When \(-5<x<5\), then \(|x+5|=x+5\) and \(|x-5|=-(x-5)=5-x\).
Hence in this case \(y=|x+5|-|x-5|=x+5-(5-x)=2x\).
Therefore for this range \(-10<(y=2x)<10\).
19 integer values of \(y\) for this range (from -9 to 9, inclusive).

When \(x\geq{5}\), then \(|x+5|=x+5\) and \(|x-5|=x-5\).
Hence in this case \(y=|x+5|-|x-5|=x+5-(x-5)=10\).
1 integer value of \(y\) for this range.

Total = 1 + 19 + 1 = 21.

Answer: E.


Dear Bunuel, If the question changed to \(y=|x+5|+|x-5|\).

When \(x\leq{-5}\), then \(|x+5|=-(x+5)=-x-5\) and \(|x-5|=-(x-5)=5-x\).
Hence in this case \(y=|x+5|+|x-5|=-x-5+(5-x)=-2x\).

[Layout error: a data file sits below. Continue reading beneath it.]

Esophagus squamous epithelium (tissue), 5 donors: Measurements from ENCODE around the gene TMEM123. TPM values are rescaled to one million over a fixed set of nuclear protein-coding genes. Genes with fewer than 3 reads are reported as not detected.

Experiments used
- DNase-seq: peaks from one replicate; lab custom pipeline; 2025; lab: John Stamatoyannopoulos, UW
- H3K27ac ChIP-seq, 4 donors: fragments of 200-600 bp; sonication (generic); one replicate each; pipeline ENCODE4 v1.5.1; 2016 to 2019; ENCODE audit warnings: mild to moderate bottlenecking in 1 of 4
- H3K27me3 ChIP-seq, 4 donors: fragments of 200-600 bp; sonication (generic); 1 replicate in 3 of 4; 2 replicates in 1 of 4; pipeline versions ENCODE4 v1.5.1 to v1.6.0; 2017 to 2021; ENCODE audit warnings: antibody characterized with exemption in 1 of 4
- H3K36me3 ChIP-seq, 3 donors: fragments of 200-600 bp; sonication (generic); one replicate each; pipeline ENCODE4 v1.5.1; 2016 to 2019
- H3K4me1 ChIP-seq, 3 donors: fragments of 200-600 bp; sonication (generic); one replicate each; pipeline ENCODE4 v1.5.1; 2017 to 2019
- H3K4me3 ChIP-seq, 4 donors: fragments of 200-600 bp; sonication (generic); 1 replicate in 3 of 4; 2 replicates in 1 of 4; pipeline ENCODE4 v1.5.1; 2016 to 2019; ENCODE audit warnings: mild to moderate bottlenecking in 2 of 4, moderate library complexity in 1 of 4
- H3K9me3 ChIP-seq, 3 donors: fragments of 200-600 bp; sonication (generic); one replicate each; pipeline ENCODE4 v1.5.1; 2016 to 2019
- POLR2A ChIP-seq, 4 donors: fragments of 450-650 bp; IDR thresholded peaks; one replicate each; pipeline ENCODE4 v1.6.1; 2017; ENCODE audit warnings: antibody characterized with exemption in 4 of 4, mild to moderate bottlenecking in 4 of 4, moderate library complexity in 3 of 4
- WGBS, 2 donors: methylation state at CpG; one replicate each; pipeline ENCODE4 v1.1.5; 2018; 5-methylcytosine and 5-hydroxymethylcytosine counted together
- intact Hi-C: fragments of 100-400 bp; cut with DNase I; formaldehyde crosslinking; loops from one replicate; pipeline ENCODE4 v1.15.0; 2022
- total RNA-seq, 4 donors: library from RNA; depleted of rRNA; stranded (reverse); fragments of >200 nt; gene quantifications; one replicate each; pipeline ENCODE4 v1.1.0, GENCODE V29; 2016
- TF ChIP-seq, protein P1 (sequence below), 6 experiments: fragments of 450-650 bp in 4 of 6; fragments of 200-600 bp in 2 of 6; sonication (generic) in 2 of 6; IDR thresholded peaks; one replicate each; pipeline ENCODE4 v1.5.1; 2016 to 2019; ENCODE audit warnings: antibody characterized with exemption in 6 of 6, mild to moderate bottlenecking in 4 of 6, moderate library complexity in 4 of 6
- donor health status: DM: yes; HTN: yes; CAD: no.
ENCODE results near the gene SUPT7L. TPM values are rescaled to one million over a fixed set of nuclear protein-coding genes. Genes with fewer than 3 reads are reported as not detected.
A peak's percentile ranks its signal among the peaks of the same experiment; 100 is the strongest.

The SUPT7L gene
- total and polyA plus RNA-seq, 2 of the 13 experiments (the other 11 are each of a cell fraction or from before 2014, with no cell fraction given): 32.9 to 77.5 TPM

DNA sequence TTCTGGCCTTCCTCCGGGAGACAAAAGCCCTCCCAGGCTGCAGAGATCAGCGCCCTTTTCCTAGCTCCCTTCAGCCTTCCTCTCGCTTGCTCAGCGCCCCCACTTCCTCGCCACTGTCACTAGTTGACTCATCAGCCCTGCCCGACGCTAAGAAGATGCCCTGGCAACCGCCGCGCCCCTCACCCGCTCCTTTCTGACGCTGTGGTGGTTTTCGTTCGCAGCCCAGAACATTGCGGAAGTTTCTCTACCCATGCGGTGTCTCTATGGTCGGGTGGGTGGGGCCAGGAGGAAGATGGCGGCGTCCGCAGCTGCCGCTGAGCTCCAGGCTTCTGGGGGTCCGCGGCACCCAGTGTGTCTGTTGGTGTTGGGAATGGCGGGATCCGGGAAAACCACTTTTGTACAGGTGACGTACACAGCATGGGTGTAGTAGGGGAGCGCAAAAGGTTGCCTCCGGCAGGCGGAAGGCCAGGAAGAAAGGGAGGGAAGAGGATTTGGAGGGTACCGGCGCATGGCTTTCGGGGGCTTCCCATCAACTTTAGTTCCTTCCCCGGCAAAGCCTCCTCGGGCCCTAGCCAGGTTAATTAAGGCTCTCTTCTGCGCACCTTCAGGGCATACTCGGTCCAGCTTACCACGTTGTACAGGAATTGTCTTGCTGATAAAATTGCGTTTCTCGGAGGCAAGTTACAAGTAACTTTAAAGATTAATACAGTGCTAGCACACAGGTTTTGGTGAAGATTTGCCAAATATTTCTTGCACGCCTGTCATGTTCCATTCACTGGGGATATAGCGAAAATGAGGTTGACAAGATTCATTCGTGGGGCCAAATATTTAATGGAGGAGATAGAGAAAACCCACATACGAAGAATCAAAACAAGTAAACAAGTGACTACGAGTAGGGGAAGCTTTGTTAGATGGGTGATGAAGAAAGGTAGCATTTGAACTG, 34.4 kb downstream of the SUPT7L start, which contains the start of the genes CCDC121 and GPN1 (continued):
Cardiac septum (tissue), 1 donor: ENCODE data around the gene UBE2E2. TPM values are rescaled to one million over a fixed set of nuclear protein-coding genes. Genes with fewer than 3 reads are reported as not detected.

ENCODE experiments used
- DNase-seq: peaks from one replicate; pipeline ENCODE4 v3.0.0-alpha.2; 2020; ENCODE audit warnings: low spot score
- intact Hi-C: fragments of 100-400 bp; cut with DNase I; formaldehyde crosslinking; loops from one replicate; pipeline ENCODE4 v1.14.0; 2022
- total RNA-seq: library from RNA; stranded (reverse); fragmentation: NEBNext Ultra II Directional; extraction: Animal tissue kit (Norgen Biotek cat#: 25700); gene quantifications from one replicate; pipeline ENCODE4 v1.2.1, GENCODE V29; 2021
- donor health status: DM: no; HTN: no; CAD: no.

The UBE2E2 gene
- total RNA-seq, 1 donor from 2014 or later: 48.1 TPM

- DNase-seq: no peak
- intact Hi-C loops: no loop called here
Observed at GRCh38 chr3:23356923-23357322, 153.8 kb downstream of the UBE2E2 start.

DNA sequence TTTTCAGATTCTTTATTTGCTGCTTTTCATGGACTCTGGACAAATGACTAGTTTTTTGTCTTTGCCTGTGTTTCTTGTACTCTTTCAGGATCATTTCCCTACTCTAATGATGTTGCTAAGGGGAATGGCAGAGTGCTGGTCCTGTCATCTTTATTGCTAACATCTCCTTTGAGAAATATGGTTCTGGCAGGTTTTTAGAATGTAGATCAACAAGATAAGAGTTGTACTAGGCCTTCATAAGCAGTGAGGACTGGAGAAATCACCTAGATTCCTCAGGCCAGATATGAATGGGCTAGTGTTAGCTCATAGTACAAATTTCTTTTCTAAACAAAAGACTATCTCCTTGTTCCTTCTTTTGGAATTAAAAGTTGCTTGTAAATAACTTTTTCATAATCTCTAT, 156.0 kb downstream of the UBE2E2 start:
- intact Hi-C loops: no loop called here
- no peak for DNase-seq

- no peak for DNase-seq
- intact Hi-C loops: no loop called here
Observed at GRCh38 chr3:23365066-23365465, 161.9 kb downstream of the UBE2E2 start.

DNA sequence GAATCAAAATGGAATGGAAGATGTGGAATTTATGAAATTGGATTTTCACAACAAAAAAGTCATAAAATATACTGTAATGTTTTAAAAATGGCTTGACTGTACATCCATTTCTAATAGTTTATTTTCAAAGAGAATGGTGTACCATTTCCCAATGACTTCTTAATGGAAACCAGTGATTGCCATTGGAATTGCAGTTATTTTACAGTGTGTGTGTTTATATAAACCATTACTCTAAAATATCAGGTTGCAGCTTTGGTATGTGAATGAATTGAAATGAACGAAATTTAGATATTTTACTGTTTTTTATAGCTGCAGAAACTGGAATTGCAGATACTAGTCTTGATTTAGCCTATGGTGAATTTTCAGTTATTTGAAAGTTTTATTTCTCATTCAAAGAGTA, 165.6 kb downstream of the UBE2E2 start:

When \(-5<x<5\), then \(|x+5|=x+5\) and \(|x-5|=-(x-5)=5-x\).
Hence in this case \(y=|x+5|+|x-5|=x+5+(5-x)=10\).
1 integer values of \(y\) for this range.

When \(x\geq{5}\), then \(|x+5|=x+5\) and \(|x-5|=x-5\).
Hence in this case \(y=|x+5|+|x-5|=x+5+(x-5)=2x\).

Does the answer equal to infinite?


Yes, in this case y can take infinitely many integer values. You can see this directly from the graph: when x<-5 or when x>5, the value of y increases along with increase in absolute value of x.
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Re: If y = |x + 5| - |x - 5|, then y can take how many integer vales?  [#permalink]

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New post 22 May 2017, 09:40
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Bunuel wrote:


If \(y=|x+5|-|x-5|\), then \(y\) can take how many integer values?

A. 5
B. 10
C. 11
D. 20
E. 21

Kudos for a correct solution.